Film Review – Hustlers

Hustlers (M)

Directed by: Lorene Scafaria

Starring: Constance Wu, Jennifer Lopez

Four and a half stars

Review by: Julian Wright

Strap on those Stilettos for a wild ride of girl power and rags to riches and back again for a gaggle of determined, tough nut strippers who get revenge on their Wall Street clients who leave them high and dry after the financial crisis.

In 2007, struggling stripper Dorothy (Constance Wu) commutes into New York City every night for long hours of grinding on drunk, sleazy clients for minimal cash (her boss takes a considerable cut of her tips) just to get by and financially assist her grandmother (Wai Ching Ho).

Dorothy is taken under the wing of experienced stripper and new bestie Ramona (Jennifer Lopez), who teaches her tricks of the trade, impressive pole dancing moves and helps her build her client base of wealthy Wall Street men to increase her cash flow.

While riding a wave of financial stability and newfound sisterhood, the Wall Street crisis of 2008 hits, sending everyone into a state of financial woe.

Bitter about the Wall Street clients that helped cause the crash – the same ones that would spend up big in the strip club but are now sparse – Ramona hatches a plan with Dorothy to get them back and at the same time a sizable share of their money.

Hustlers

Inspired by a New York Magazine article, Hustlers is a sterling example of the importance of female storytellers. Writer/director Lorene Scafaria establishes the sleazy club environment without exploiting the bodies of her female cast, creates characters who are not catty, jealous or competitive, and is non-judgmental when their morality becomes questionable.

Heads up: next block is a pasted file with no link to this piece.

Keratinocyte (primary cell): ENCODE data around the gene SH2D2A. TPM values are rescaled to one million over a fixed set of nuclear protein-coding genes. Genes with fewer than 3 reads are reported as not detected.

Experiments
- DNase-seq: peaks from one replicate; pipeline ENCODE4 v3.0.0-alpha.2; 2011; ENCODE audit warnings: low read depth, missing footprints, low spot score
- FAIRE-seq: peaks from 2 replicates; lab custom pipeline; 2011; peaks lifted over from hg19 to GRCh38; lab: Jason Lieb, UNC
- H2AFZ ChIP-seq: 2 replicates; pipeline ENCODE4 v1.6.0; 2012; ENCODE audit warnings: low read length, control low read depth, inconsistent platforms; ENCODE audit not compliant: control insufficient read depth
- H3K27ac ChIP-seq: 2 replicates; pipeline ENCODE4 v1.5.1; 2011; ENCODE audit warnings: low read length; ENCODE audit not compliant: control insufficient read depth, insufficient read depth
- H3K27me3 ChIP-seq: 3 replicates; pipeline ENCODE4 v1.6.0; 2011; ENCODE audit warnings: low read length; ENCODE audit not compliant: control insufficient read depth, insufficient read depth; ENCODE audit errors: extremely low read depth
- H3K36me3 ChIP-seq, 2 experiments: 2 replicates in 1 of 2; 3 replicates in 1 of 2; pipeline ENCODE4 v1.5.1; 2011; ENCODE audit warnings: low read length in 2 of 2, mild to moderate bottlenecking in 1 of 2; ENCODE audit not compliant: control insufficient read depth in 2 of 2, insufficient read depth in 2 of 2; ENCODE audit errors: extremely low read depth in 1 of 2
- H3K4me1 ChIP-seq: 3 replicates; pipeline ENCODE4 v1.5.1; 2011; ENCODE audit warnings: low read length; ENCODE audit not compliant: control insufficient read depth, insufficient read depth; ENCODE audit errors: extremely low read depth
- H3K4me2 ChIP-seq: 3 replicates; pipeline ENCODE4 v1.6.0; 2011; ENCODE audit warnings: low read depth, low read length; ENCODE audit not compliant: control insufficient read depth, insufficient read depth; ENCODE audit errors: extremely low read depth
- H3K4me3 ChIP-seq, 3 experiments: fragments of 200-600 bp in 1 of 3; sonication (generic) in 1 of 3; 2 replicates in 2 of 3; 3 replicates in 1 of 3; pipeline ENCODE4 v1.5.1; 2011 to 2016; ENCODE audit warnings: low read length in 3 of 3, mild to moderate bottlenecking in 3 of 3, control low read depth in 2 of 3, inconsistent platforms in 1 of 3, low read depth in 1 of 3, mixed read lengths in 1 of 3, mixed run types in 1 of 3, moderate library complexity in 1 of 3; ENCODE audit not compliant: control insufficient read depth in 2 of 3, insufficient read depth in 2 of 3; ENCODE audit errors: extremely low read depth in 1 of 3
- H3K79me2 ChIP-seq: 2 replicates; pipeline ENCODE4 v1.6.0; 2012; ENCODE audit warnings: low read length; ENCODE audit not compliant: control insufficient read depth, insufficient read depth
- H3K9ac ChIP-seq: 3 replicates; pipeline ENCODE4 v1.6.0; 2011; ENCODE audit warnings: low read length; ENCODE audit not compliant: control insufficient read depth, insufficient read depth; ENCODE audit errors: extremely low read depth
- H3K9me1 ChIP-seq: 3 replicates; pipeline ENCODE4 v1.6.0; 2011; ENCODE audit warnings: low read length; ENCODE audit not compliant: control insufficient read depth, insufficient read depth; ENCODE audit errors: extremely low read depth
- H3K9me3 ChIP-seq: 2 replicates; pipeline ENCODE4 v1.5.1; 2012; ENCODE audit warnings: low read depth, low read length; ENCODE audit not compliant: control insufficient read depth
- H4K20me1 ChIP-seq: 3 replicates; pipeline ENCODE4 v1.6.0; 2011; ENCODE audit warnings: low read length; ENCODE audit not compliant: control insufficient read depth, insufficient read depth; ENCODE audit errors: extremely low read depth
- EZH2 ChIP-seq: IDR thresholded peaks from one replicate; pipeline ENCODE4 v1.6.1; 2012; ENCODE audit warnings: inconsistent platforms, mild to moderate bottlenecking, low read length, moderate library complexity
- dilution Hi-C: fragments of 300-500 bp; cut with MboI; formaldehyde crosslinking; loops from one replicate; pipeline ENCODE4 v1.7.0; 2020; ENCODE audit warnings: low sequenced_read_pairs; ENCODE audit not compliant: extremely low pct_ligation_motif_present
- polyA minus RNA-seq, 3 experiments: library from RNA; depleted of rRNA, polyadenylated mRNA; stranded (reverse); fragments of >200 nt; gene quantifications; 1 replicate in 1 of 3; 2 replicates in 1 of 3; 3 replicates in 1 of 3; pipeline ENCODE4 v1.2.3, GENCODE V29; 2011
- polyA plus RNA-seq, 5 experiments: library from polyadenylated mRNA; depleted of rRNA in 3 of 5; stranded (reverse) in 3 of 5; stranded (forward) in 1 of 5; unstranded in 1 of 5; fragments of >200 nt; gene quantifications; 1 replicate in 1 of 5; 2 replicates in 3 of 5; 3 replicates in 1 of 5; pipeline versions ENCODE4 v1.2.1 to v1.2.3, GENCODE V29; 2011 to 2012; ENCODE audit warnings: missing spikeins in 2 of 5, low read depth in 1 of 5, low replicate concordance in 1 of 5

What an absolute fist pumping joy to watch a story about women who lift each other up with unconditional support without a hidden agenda, but still maintain drama, conflict and an edginess. This is by no means a Disney story.

Any other (male created) version of this story would have had an older insecure stripper threatened by the young newcomer. But not this version; J.Lo’s mumma bear literally takes the newcomer under her big warm furry coat, no questions asked.

As the matriarch of the stripper family, Lopez commands the screen with such impressive and undeniable swagger (years of music videos must have been a great training ground for this demeanor), both when swimming in expensive and elaborate furs but also when in her skimpy but tasteful work costumes.

Her confidence and strut is something to marvel.

It is a display of unwavering confidence and conviction that we have not seen her convey in such a long time (dare I say since Out of Sight way back in 1998?) and rivals that of Sharon Stone’s commanding performance in Basic Instinct (albeit with much more clothes).

Wu’s more innocent, Bambi-like Dorothy is a stark contrast to Lopez’s Ramona, but her performance is equally praise worthy as she tackles a role with more layers, vulnerability and arc and pulls it off beautifully.

To top it all off, this film is just gorgeous to look at; the costumes and colours pop and the dance sequences, while only a handful, are thrillingly choreographed (when J. Lo claps her heels on the stage floor during her routine – WOW!).

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